A Gamma Ray Race Through the Fabric of Space-Time Proves Einstein Right

By Eliza Strickland | October 29, 2009 4:48 pm

gamma-ray-burstNew results are in from the Fermi Space Telescope, which settled into orbit in the summer of 2008, and the findings seem to prove Albert Einstein right once again. Man, that guy was good.

The telescope detected and studied a gamma ray burst, one of the massively bright and powerful explosions that occurs when stars go supernova in distant galaxies. Astronomers were interested in the gamma rays of differing energies and wavelengths that were generated by the explosion, and that raced each other across the universe. After a journey of 7.3 billion light-years, they all arrived within nine-tenths of a second of one another in a detector on NASA’s Fermi Gamma-Ray Space Telescope, at 8:22 p.m., Eastern time, on May 9 [The New York Times].

The researchers were wondering if certain gamma rays with both high energies and short wavelengths would arrive last, at the back of the pack. That would suggest that they had violated one of the principles set out in Einstein‘s theory of relativity: that the speed of light is always constant. If researchers could detect a significant lag in some gamma rays, it would also give fresh hope to those ambitious researchers searching for a theory of everything.

At present, two separate theories dominate the world of physics. General relativity explains gravity and the motion of large objects such as planets, stars and galaxies, whereas quantum-mechanics explains the behaviour of very small things such as atoms. Both theories do well at explaining their respective worlds, but they don’t fit together mathematically. The problem is as fundamental as it gets: the two see space and time very differently [Nature News].

Einstein’s general relativity relies on space-time being smooth and continuous, while quantum mechanics suggests that the universe is made up of countless tiny grains of space-time. If the latter model is true, researchers theorized that the lumpy nature of space-time could interfere with the travel of some gamma rays. In simplified terms, that’s because higher energy photons have shorter wavelengths, which makes them more likely to bump into tiny lumps in spacetime and to be slowed by those structures. The slowdown would be tiny, but the lower velocity of high-energy photons could in principle be detectable over a journey of several billion light-years [Science News].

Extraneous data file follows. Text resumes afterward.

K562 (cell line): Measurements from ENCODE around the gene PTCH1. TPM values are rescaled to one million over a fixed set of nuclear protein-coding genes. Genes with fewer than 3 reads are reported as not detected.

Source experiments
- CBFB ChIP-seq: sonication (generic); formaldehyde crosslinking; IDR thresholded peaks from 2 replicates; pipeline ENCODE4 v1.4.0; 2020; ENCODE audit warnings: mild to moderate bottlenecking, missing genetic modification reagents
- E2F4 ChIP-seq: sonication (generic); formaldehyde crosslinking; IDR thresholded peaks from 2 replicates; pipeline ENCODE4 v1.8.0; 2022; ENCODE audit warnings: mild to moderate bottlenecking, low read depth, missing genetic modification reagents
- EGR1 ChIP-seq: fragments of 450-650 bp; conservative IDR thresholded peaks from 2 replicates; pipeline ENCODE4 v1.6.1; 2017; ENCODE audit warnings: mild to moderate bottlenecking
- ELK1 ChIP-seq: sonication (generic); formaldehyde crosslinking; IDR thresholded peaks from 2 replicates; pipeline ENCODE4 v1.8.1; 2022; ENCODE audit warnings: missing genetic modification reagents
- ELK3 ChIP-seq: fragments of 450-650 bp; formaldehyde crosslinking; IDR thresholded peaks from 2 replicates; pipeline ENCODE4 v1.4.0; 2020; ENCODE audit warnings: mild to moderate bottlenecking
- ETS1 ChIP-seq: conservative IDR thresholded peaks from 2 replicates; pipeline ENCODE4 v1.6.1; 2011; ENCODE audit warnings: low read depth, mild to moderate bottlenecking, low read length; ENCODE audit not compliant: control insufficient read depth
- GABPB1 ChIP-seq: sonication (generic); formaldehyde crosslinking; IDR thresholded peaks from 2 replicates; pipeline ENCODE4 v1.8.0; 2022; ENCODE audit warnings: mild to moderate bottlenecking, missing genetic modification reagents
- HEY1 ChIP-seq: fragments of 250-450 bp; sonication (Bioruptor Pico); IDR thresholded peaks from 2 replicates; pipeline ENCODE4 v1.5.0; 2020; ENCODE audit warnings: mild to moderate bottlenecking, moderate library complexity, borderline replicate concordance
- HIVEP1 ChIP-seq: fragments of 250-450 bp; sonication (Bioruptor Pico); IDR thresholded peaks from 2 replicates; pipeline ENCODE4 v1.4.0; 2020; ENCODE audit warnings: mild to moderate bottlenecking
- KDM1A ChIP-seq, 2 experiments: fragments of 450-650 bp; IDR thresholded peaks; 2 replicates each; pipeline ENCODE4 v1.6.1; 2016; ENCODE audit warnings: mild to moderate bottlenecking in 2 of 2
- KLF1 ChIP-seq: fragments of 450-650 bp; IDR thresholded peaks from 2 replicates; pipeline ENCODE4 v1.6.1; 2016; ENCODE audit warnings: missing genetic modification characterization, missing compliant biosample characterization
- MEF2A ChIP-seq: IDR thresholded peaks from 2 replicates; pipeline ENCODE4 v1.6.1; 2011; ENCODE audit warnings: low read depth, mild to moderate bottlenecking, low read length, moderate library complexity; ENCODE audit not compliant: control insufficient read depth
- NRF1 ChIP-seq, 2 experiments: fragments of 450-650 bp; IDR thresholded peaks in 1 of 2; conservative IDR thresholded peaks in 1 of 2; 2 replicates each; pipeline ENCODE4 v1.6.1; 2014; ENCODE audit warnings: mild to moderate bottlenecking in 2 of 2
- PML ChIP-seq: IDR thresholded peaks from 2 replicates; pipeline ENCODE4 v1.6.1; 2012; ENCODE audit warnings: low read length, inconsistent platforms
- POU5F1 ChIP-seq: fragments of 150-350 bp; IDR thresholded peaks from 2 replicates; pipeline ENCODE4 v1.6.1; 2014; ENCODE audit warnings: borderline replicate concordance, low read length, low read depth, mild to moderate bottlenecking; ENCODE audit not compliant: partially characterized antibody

But the study of the Fermi Telescope’s results, published in Nature, declares that since all the gamma rays arrived within nine-tenths of a second apart, they must have all traveled at almost exactly the same speed. That suggests either that space-time is smooth and continuous, as general relativity proposed, or that the grains of space-time are smaller than we ever thought possible, and are having only the most minuscule effect on light waves. Researchers say the grains could theoretically be smaller than one-hundred-thousandth of a trillionth of the size of a proton [Science News].

Physicists working with the Fermi Telescope will keep looking for new evidence. But for now, says study coauthor Peter F. Michelson, “I take it as a confirmation that Einstein is still right” [The New York Times].

Related Content:
80beats: More Circumstantial Evidence for Dark Matter, But Debate Continues
80beats: Fermi Space Telescope May Follow the Gamma Rays to Find Dark Matter
80beats: New Space Telescope Has Already Found a Gamma Ray Mystery
80beats: First Map of the “Gamma Ray Universe” Produced

Image: NASA. Gamma ray bursts are the universe’s brightest explosions.

CATEGORIZED UNDER: Feature, Physics & Math
  • Stevie

    Ahhh .. Do you want Fries with that ? …

  • http://www.dnusbaum.com Doug Nusbaum

    John and Mary both arrived at my house at the same and they both left from the same apartment, so they both traveled at the same speed. And no one sees any problem with that?
    How about Mary stopped to put on lipstick so she left 1/2 hour after john.

    Exactly how was it determined that the high and low energy gamma rays left the source at the same time? That point was not even raised. Perhaps the editors think that we consumers of discover science are to dumb to understand these nuances?

  • Kin